MUNGO MacCALLUM. Julie Bishop

So that was the great female hope of the Liberal Party that was. Julie Bishop, the only conservative who ever got to a bull’s roar of the Lodge, ( the ambitions of her namesake Bronwyn were nevermore than megalomaniac fantasy) has decided to retire her shoes – which most of the media thought was by far her most important attribute — home to Perth.  

Her early career was unimpressive. Under John Howard she served as Minister for the Ageing, for Education and Science, and, inevitably for Women, without notable distinction. When the coalition went into opposition, as shadow Treasurer she was clearly out of her depth.

But she hit her straps as Foreign Minister, which will be her lasting legacy.. Bishop was always a safe pair of hands, and occasionally a formidable one; her measured and powerful response to the downing of MH17 was far more effective than Tony Abbott’s vain bluster about shirt-fronting the Russian president Vladimir Putin. For that alone she should be remembered.

She also inaugurated the new Colombo Plan to bring Asian student to Australia, an initiative which was widely applauded. She avoided the gaffes and blunders which beset so many of her colleagues and although she had her setbacks – particularly the failure to reprieve drug dealers Andrew Chan and Myuran Sukumaran from execution in Indonesia – they were never held against her.

But in spite of her long tenure as deputy under three Liberal leaders (four if you count Malcolm Turnbull twice) she must be accounted a failure in that vital role. The tradition in all parties is that the deputy must be the leader’s loyal backstop, the eyes and ears to ward off potential threats from within the party room.

The gold standard was Gough Whitlam’s deputy Lance Barnard, who once had the numbers to topple his leader but declined the opportunity, knowing that Whitlam was the better choice for his party. The nadir was the long-standing rivalry of Andrew Peacock and John Howard, when the Liberal Party successively installed each as leader under the other, a disastrous combination. As a result, Bob Hawke had a dream run as Australia’s longest serving Labor prime minister.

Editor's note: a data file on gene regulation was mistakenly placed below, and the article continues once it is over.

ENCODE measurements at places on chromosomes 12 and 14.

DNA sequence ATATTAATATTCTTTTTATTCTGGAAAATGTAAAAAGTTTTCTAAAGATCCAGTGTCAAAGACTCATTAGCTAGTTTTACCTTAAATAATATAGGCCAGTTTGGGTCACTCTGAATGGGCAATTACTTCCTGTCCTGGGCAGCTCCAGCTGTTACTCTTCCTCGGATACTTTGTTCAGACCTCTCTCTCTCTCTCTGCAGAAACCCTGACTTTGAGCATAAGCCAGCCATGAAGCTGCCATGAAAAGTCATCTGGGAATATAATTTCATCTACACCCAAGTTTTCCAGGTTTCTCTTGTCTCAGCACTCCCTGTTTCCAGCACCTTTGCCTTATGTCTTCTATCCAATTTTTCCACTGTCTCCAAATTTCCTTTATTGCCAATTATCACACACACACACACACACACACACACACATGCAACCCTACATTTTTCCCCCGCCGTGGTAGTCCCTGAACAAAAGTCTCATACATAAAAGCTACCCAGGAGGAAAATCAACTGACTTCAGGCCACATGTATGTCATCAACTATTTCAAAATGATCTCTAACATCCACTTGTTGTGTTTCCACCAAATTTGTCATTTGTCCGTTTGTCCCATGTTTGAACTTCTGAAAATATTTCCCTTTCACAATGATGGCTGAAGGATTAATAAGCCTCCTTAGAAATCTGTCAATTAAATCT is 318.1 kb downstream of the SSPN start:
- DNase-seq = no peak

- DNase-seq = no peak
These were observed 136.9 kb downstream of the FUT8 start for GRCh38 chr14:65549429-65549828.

Bishop was never into such deliberate sabotage, but she insisted on being her own woman, keeping her options open. And in that position she was never really suited. She more or less stuck with Turnbull, in his both his incarnations, but she dropped both Brendan Nelson and Tony Abbott when she decided their time was up.

This may have been realpolitik, but from a deputy it was unseemly; she should at least have warned them when trouble was brewing. And in the end, it put a stop to her own long-cherished advancement Her defection from Abbott to Turnbull was never forgiven by the right wing rump, which is the main reason that although she had been deputy leader for eleven years and was by far the most popular candidate for the public, the party unceremoniously spat her out when last year’s leadership ballot was held.

Would she have been a good leader, a good prime minister? We shall never know. But at least she deserved the chance.

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Mungo MacCallum is a veteran political journalist and commentator. His books include Run Johnny Run, Poll Dancing, and Punch and Judy.

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